February 11–17. John 2–4: ‘Ye Must Be Born Again’
    Footnotes

    “February 11–17. John 2–4: ‘Ye Must Be Born Again’” Come, Follow Me—For Individuals and Families: New Testament 2019 (2019)

    “February 11–17. John 2–4,” Come, Follow Me—For Individuals and Families: 2019

    Jesus speaking with Nicodemus

    February 11–17

    John 2–4

    “Ye Must Be Born Again”

    As you read John 2–4, the Spirit will teach you things about your own conversion. Make note of His promptings. You may find additional spiritual insights from the study ideas in this outline.

    Record Your Impressions

    At a marriage feast in Cana, Christ changed water into wine—an event John called the “beginning of miracles” (John 2:11). That’s true in more than one sense: while it was the first miracle Jesus performed publicly, it can also symbolize another miraculous beginning—the process of our hearts being transformed as we become ever more like our Savior. This miracle of a lifetime begins with the decision to follow Jesus Christ, to change and live a better life through Him. Ultimately this change can become so complete that becoming “born again” is one of the best ways to describe it (John 3:7). But rebirth is just the beginning of the path of discipleship. Christ’s words to the Samaritan woman at the well remind us that if we continue on this path, eventually the gospel will become “a well of water” inside us, “springing up into everlasting life” (John 4:14).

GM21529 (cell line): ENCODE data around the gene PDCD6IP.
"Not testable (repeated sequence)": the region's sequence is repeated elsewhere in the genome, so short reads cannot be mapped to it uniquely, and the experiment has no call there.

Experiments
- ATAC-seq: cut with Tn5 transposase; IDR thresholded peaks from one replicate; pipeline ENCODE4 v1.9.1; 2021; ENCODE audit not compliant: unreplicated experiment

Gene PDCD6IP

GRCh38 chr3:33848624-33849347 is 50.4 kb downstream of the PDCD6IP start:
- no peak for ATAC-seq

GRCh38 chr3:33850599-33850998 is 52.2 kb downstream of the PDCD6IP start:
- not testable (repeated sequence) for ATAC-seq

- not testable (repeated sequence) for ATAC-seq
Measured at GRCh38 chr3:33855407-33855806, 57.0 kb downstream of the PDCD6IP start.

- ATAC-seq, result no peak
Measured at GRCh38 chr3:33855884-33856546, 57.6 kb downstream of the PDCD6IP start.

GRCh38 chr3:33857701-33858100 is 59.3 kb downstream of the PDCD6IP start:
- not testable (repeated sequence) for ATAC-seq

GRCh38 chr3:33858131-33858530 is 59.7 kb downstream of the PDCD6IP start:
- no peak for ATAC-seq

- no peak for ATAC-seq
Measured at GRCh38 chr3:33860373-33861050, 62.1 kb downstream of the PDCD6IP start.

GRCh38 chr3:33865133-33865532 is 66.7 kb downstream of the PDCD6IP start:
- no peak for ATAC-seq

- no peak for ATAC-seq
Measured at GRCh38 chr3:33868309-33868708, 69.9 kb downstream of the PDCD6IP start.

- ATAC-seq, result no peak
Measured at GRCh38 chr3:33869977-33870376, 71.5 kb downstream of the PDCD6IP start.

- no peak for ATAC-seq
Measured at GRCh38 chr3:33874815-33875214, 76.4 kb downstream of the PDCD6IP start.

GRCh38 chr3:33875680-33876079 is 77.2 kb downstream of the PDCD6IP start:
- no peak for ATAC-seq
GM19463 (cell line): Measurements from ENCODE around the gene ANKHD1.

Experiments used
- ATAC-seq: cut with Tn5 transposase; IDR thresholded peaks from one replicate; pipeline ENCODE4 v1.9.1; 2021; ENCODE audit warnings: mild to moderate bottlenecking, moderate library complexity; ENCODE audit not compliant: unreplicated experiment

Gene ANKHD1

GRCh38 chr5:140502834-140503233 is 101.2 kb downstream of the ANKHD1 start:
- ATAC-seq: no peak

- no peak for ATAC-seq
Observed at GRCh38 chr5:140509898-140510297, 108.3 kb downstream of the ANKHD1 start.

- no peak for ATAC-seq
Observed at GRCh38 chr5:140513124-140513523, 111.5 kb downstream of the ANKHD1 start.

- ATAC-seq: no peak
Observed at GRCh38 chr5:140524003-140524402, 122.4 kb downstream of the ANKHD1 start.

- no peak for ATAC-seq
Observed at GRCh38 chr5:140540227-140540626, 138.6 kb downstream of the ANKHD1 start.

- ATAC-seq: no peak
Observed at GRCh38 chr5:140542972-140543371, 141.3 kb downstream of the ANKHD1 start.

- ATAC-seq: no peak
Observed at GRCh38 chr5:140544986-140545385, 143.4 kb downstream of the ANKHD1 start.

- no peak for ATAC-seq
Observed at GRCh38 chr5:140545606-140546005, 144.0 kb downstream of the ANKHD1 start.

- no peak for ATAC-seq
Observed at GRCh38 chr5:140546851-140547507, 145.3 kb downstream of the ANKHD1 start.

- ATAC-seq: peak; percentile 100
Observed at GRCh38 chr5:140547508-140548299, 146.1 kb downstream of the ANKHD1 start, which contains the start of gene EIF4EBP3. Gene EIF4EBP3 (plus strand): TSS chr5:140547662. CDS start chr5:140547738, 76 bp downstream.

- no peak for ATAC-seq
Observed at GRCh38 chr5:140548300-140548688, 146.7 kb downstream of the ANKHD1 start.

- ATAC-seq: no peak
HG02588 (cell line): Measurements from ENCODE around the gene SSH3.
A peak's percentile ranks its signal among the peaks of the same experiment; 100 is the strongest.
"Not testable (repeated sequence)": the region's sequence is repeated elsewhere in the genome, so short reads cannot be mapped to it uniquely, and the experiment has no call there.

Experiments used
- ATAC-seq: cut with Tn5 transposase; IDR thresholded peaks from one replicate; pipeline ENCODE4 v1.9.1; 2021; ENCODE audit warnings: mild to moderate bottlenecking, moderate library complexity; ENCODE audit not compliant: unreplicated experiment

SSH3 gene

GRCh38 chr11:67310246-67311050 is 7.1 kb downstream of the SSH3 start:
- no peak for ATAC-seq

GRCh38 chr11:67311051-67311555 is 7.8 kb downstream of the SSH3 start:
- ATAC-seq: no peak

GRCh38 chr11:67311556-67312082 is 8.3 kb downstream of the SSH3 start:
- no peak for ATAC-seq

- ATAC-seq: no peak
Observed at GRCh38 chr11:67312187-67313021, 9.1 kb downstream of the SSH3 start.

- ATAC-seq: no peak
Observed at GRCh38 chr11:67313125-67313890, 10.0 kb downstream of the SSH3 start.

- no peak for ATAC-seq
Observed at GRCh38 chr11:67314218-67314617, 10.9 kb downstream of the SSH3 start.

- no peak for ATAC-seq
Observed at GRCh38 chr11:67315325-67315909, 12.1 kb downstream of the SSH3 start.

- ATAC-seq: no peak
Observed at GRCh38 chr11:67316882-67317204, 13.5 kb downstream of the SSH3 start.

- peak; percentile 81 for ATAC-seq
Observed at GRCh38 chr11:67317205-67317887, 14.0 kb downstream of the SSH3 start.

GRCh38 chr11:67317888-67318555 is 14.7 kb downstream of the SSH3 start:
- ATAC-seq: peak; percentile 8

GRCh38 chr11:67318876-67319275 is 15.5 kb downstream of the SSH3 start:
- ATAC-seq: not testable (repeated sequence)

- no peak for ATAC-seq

personal study icon

    Ideas for Personal Scripture Study

    John 2:1–11

    The power of Jesus Christ can change me.

    As you read about the Savior changing water into wine in John 2:1–11, what insights do you gain about the power of Christ to change you?

    You may gain additional insights by considering the perspectives of the different people who were there, such as Mary, the disciples, and others. How might these people have experienced the miracle? You could compare what you learn about miracles in these verses with what Jesus Christ taught Nicodemus (see John 3:1–8) and the woman at the well (see John 4:3–26).

    John 3:1–21

    I must be born again to enter the kingdom of God.

    When Nicodemus came to Jesus in private, he was a cautious observer. Later, however, he publicly defended Jesus (see John 7:45–52) and joined the believers at the Savior’s burial (see John 19:38–40). What teachings do you find in John 3:1–21 that might have inspired Nicodemus to follow Jesus and be born again?

    The Prophet Joseph Smith taught, “Being born again, comes by the Spirit of God through ordinances” (Teachings of Presidents of the Church: Joseph Smith [2007], 95). What role did your baptism (being “born of water” [John 3:5]) and confirmation (being born “of the Spirit” [John 3:5]) play in being born again? What are you doing to continue this process of change? (see Alma 5:11–14).

    See also Mosiah 5:7; 27:25–26; “Salvation,” Gospel Topics, topics.lds.org; David A. Bednar, “Ye Must Be Born Again,” Ensign or Liahona, May 2007, 19–22.

    John 3:16–17

    Heavenly Father shows His love for me through Jesus Christ.

    Elder Jeffrey R. Holland taught, “The first great truth of all eternity is that God loves us with all of His heart, might, mind, and strength” (“Tomorrow the Lord Will Do Wonders among You,” Ensign or Liahona, May 2016, 127). How have you felt the love of God through the gift of His Son?